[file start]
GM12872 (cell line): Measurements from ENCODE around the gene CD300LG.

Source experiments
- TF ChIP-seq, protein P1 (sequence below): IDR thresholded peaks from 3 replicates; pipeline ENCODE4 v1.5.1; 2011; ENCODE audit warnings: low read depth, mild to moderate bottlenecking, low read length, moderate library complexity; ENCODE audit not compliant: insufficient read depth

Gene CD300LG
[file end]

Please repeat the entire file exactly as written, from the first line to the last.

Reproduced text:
GM12872 (cell line): Measurements from ENCODE around the gene CD300LG.

Source experiments
- TF ChIP-seq, protein P1 (sequence below): IDR thresholded peaks from 3 replicates; pipeline ENCODE4 v1.5.1; 2011; ENCODE audit warnings: low read depth, mild to moderate bottlenecking, low read length, moderate library complexity; ENCODE audit not compliant: insufficient read depth

Gene CD300LG